Moral distress has been described across the profession in conjunction with ethical conflict and is linked to well-being. Specific events can sometimes be described as moral hazards in that they may contribute to stress and compassion fatigue6,7.
The ability to have a conversation around a challenging decision is valuable in helping to provide options to improve QOL in a complex situation. Having a clear way to evaluate such cases can help reduce the stress for veterinary teams and facilitate communication with owners. It can help ease the potential for moral distress borne by all parties when a decision regarding euthanasia may be necessary5,8,9,10.
The ‘Conversation Guide for Contextualised Care’, which has been based on the Informal Carer’s Checklist11 is a great way to begin these conversations. It helps to open up a conversation about how the owner feels about the choices available, including the feasibility of certain treatment options, or regimes. There is also a caregiver burden for those who may be impacted by decisions taken around the management and treatment of chronic conditions in patients. Many people adapt their lives to support this10. For some, it is interesting, on reflection, as to how much they see the impact of this on other areas of their lives.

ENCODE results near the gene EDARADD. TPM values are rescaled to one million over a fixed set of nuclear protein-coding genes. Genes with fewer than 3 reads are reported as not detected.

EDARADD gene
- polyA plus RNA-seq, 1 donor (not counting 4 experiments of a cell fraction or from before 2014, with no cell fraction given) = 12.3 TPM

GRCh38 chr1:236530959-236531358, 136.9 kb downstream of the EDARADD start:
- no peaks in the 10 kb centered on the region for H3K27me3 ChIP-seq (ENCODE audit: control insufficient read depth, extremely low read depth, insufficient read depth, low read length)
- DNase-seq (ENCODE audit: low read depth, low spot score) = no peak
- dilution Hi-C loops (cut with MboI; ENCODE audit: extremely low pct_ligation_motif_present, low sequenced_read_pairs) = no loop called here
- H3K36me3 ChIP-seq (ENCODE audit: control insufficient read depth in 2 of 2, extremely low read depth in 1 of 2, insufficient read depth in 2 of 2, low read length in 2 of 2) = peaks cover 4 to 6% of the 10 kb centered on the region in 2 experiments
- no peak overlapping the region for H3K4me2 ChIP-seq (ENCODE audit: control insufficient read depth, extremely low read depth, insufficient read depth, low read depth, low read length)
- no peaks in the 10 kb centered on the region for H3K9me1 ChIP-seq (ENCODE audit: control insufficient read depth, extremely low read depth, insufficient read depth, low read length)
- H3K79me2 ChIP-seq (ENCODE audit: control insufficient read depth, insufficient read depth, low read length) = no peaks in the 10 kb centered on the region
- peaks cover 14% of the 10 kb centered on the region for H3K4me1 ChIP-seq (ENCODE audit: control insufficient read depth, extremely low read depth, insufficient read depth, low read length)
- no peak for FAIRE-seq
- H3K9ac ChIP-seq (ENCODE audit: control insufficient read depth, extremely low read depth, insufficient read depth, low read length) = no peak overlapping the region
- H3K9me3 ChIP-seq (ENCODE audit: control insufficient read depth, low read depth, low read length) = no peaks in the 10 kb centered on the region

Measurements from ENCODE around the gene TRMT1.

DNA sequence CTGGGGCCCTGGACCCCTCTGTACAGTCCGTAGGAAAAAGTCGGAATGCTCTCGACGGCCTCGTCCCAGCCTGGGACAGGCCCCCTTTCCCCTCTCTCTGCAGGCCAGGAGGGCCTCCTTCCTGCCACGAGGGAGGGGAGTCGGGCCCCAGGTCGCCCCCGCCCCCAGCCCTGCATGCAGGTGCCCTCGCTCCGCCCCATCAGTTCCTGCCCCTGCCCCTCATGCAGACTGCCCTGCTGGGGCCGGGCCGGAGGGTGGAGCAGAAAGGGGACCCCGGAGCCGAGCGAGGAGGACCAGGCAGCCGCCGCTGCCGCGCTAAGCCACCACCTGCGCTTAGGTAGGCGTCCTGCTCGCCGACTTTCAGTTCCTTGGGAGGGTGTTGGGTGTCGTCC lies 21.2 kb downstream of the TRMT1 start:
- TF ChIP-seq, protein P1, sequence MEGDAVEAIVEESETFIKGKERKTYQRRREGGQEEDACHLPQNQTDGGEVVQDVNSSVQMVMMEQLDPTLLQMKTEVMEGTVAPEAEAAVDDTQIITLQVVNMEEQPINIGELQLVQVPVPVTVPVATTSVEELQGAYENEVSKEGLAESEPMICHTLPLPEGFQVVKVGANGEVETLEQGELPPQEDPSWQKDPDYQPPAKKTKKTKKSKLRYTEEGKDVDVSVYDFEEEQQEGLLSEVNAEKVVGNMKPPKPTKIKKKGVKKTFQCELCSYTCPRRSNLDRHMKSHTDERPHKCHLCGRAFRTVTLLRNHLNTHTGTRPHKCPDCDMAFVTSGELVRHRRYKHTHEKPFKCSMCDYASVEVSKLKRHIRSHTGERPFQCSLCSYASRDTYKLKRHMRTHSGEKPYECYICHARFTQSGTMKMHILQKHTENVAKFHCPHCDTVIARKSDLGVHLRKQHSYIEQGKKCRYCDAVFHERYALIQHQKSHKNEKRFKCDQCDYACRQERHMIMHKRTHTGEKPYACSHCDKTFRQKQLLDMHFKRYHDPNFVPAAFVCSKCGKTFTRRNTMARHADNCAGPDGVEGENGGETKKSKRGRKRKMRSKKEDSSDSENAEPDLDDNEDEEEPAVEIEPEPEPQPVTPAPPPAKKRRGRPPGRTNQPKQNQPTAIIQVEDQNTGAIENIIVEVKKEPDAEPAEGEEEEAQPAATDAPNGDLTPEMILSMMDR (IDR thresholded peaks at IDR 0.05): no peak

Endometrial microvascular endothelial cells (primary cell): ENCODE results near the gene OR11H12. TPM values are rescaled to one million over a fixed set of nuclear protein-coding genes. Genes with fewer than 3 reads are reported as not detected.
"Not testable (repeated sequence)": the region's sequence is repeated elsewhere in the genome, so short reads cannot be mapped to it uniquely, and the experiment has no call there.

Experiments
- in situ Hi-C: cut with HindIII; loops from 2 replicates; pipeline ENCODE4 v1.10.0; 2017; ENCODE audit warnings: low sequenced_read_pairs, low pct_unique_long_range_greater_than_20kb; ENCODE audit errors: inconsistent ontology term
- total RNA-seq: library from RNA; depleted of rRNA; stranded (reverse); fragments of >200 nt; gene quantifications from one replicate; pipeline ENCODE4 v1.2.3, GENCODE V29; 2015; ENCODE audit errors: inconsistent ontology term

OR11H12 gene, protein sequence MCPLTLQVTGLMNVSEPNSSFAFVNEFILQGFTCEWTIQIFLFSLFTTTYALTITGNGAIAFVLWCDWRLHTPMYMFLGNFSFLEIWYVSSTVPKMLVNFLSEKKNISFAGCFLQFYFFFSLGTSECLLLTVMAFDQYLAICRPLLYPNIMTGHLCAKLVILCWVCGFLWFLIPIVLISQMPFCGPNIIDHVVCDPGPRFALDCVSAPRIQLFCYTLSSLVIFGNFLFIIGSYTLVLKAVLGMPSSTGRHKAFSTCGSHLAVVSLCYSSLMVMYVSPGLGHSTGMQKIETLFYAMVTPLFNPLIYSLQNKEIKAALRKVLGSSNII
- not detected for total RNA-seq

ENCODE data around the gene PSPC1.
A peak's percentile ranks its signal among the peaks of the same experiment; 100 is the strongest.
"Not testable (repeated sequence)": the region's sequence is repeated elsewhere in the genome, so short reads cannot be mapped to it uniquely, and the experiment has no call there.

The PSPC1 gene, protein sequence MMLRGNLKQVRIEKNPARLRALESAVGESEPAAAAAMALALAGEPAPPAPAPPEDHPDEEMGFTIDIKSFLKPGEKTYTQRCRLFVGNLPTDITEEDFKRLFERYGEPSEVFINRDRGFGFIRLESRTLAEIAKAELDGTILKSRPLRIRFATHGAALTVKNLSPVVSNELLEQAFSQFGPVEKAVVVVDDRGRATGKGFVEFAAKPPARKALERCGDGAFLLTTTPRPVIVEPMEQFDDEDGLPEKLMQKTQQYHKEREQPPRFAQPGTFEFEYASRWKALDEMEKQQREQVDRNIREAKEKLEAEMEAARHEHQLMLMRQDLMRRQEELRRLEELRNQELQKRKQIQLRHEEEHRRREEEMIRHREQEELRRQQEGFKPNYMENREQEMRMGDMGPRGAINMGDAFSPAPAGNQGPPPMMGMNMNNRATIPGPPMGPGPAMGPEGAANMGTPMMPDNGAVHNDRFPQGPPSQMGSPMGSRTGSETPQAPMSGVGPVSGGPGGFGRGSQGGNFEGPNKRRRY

Mrs Maladi arrives at the practice and is guided into the nurse’s room where you sit around the table and introduce the ‘conversation guide’. You and Ben introduce the choices available to Mr Tiddles and during the demonstration, it’s clear that Mrs Maladi will struggle to draw up the insulin needed to treat him, due to her arthritis. She feels that she may be able to help alter his diet as he comes in regularly for his food. When Ben explores how she feels about Mr Tiddles’ ongoing care, it is clear that she doesn’t want him to suffer. She is aware that diabetes is a treatable condition, and that her neighbour also has diabetes and injects themself daily. Mrs Maladi wonders if they might be able to help her with Mr Tiddles. While she would like to try and see what might work, she also understands that if it isn’t possible to treat him that she would prefer to euthanase him rather than see him suffer.
You and Ben have a cup of tea as you finish up the notes at the end of the day, ready for the night team coming in to help manage the inpatients. Ben reflects on how important it has been to talk openly with owners and how much he has learnt from doing this with Mrs Maladi today.
The conversation guide is valuable in helping begin a conversation with owners about the ongoing care of their pet. Having open conversations helps to remove assumptions, and improve communication so that the team can provide better care for challenging decisions. It can help to establish the tone and how we can then apply the various treatment options via the Complex Case Management framework to arrive at a decision.
Checklist: what you can do next